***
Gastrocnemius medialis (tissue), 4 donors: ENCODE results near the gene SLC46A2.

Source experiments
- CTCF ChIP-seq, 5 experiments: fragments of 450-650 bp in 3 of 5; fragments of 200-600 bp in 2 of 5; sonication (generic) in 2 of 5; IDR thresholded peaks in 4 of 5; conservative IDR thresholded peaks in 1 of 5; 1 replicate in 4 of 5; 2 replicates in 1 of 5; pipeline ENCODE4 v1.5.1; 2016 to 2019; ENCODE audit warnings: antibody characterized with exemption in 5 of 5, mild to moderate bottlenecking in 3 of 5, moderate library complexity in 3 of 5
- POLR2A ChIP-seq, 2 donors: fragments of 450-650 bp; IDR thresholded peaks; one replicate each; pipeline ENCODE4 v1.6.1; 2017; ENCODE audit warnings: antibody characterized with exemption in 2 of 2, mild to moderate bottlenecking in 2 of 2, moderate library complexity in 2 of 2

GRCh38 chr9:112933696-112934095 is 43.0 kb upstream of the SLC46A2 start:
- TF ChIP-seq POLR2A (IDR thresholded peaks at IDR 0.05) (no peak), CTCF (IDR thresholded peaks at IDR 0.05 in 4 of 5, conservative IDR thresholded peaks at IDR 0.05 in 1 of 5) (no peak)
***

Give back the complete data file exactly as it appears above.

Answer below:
Gastrocnemius medialis (tissue), 4 donors: ENCODE results near the gene SLC46A2.

Source experiments
- CTCF ChIP-seq, 5 experiments: fragments of 450-650 bp in 3 of 5; fragments of 200-600 bp in 2 of 5; sonication (generic) in 2 of 5; IDR thresholded peaks in 4 of 5; conservative IDR thresholded peaks in 1 of 5; 1 replicate in 4 of 5; 2 replicates in 1 of 5; pipeline ENCODE4 v1.5.1; 2016 to 2019; ENCODE audit warnings: antibody characterized with exemption in 5 of 5, mild to moderate bottlenecking in 3 of 5, moderate library complexity in 3 of 5
- POLR2A ChIP-seq, 2 donors: fragments of 450-650 bp; IDR thresholded peaks; one replicate each; pipeline ENCODE4 v1.6.1; 2017; ENCODE audit warnings: antibody characterized with exemption in 2 of 2, mild to moderate bottlenecking in 2 of 2, moderate library complexity in 2 of 2

GRCh38 chr9:112933696-112934095 is 43.0 kb upstream of the SLC46A2 start:
- TF ChIP-seq POLR2A (IDR thresholded peaks at IDR 0.05) (no peak), CTCF (IDR thresholded peaks at IDR 0.05 in 4 of 5, conservative IDR thresholded peaks at IDR 0.05 in 1 of 5) (no peak)